Supported by RP-PG-0606-1043 from National Institute for Health Research Program and by NHS, the NIHR, or the Department of Health. Ulrike Schmidt, National Institute for Health Research (NIHR) specialist Biomedical Research Centre for Mental Health award at South London and Maudsley NHS Foundation Trust, and Institute of Psychiatry, King's College London.
Threat-related attentional bias in anorexia nervosa
Article first published online: 26 NOV 2013
Copyright © 2013 Wiley Periodicals, Inc.
International Journal of Eating Disorders
Volume 47, Issue 2, pages 168–173, March 2014
How to Cite
Dipl-Psych, I. S., Renwick, B., de Jong, H., Kenyon, M., Sharpe, H., Jacobi, C. and Schmidt, U. (2014), Threat-related attentional bias in anorexia nervosa. Int. J. Eat. Disord., 47: 168–173. doi: 10.1002/eat.22215
- Issue published online: 3 FEB 2014
- Article first published online: 26 NOV 2013
- Manuscript Accepted: 30 SEP 2013
- eating disorder;
- anorexia nervosa;
- attentional bias modification;
Attentional bias (AB) modification treatment targeting general or social anxiety has been recently highlighted as a potential novel approach for the treatment of anorexia nervosa (AN). The purpose of this study was to examine threat-related AB in patients with ANand healthy control participants (HC) and the relationship between AB and eating disorder and other psychopathology.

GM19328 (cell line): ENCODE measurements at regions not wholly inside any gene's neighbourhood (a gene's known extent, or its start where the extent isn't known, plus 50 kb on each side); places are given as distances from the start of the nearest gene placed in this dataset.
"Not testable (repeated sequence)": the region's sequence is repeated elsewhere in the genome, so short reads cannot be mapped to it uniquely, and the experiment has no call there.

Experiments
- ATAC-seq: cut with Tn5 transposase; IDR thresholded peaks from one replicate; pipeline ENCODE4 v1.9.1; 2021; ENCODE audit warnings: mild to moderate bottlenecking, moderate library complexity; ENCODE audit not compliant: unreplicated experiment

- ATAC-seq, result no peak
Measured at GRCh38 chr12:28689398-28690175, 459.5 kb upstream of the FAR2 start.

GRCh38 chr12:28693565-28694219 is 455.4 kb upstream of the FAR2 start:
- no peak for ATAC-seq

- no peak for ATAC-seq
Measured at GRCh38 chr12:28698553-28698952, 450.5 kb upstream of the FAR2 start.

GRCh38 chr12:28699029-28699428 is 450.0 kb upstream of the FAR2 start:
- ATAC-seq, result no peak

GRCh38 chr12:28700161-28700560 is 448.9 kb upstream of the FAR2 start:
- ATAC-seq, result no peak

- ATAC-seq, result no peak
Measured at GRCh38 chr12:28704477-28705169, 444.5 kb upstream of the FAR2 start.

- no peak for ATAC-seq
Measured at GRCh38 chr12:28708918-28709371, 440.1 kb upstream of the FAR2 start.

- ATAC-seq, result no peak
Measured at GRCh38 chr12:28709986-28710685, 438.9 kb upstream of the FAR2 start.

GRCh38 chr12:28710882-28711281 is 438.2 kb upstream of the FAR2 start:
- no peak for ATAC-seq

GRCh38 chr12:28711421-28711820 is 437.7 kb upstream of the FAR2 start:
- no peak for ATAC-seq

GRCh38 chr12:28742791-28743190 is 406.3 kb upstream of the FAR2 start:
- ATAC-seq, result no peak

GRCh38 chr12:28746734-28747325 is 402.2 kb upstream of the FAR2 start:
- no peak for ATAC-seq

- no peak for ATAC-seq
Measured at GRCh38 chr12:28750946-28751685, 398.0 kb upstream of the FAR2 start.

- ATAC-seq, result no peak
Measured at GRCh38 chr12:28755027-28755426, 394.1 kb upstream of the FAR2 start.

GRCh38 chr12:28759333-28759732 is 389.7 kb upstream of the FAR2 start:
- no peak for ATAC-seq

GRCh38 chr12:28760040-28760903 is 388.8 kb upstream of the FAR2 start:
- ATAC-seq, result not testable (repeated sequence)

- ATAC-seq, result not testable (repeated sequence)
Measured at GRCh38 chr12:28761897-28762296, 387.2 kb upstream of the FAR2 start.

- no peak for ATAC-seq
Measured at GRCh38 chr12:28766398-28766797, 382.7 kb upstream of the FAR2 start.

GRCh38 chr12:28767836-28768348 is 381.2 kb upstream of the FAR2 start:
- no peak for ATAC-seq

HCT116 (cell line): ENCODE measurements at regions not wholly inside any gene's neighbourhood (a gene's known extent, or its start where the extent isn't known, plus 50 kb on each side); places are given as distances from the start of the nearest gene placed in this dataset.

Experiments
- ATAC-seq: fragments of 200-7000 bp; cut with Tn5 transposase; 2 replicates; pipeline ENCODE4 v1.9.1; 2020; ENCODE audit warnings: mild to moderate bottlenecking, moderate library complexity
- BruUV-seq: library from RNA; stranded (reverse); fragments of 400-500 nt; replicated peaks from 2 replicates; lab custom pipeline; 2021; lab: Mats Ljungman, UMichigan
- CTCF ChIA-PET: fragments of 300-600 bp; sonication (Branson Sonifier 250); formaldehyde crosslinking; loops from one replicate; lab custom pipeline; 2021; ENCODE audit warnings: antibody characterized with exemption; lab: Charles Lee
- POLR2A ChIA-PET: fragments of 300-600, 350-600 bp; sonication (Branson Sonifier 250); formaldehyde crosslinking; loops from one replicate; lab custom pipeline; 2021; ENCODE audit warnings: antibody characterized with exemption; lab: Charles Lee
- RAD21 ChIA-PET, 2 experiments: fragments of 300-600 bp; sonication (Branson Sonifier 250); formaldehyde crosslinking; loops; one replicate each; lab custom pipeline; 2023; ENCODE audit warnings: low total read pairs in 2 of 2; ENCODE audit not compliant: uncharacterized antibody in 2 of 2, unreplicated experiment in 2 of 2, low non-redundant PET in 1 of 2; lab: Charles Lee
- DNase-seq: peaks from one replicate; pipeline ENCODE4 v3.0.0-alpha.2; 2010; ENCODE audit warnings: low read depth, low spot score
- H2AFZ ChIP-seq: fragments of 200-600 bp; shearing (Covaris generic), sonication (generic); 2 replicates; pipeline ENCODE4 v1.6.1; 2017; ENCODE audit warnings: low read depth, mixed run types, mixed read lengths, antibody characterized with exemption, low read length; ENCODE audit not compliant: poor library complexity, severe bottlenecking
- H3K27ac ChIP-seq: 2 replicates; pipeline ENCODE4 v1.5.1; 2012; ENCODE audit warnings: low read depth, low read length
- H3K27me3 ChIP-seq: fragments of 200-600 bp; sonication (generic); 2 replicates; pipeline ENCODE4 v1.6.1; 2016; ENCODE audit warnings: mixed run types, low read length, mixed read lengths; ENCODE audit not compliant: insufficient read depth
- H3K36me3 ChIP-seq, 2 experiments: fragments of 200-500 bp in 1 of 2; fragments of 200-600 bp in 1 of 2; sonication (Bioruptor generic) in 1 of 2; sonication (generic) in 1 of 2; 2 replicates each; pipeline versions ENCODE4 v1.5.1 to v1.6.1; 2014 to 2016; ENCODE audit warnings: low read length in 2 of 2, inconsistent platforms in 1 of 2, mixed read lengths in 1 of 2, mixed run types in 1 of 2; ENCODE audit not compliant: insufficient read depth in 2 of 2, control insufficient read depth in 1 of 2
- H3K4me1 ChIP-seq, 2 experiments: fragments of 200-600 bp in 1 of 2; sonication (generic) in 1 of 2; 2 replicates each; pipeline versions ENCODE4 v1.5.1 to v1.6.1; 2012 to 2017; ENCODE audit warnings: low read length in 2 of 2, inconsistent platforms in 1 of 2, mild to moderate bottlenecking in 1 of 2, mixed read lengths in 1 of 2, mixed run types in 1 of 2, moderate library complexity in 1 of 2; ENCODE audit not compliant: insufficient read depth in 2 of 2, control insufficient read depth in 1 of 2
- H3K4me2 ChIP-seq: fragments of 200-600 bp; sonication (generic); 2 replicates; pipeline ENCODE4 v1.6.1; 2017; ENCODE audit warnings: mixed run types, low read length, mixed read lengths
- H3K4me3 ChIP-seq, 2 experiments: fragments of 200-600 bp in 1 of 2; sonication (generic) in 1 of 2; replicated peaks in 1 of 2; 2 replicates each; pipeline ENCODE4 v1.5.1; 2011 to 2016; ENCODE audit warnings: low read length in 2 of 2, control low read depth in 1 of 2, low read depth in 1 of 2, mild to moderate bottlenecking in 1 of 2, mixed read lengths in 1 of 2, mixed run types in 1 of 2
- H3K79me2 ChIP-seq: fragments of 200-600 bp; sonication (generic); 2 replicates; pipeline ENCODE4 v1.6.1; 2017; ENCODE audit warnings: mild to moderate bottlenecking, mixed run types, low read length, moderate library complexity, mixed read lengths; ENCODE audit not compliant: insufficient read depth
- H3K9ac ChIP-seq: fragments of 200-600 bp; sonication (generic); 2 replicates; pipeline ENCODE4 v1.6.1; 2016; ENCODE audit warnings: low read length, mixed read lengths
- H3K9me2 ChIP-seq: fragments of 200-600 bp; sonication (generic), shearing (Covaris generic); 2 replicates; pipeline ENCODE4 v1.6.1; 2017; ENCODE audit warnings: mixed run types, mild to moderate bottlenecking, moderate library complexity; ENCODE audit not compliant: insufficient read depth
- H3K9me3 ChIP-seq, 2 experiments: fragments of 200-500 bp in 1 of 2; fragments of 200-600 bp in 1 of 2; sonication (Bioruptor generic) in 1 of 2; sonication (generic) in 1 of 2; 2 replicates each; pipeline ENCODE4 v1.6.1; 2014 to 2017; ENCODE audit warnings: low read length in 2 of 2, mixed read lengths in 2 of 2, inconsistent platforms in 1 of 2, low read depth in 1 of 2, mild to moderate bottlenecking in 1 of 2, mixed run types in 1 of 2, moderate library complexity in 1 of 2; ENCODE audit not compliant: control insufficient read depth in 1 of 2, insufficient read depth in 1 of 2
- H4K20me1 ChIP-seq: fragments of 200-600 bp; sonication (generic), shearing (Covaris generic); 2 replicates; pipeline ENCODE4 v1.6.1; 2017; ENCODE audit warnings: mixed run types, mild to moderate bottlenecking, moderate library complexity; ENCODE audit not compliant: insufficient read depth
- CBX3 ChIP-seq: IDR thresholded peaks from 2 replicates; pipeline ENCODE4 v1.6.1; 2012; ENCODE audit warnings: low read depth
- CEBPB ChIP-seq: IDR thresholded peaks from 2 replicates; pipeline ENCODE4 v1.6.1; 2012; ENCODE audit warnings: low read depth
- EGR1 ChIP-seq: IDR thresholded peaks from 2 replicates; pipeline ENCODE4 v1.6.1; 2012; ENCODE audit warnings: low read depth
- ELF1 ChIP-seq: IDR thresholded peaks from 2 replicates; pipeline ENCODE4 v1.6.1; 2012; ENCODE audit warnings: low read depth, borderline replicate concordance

Forty-nine female outpatients with AN or Eating Disorder Not Otherwise Specified, Anorexia Type (EDNOS-AN), and 44 female HC completed a dot-probe task with threat words and a range of self-report measures assessing eating disorder symptoms and other psychopathology.
There was no evidence for a differential threat-related AB in AN patients despite elevated anxiety in this group. The AB-index, a parameter of the magnitude of attention allocation when two competing stimuli are presented, did not correlate with any of the self-report measures. However, patients with AN responded significantly more slowly to the probe as compared to controls, regardless of the valence or position of the stimuli.
The results suggest that the AB in AN patients may be specific to eating disorder-relevant anxieties. © 2013 Wiley Periodicals, Inc. (Int J Eat Disord 2014; 47:168–173)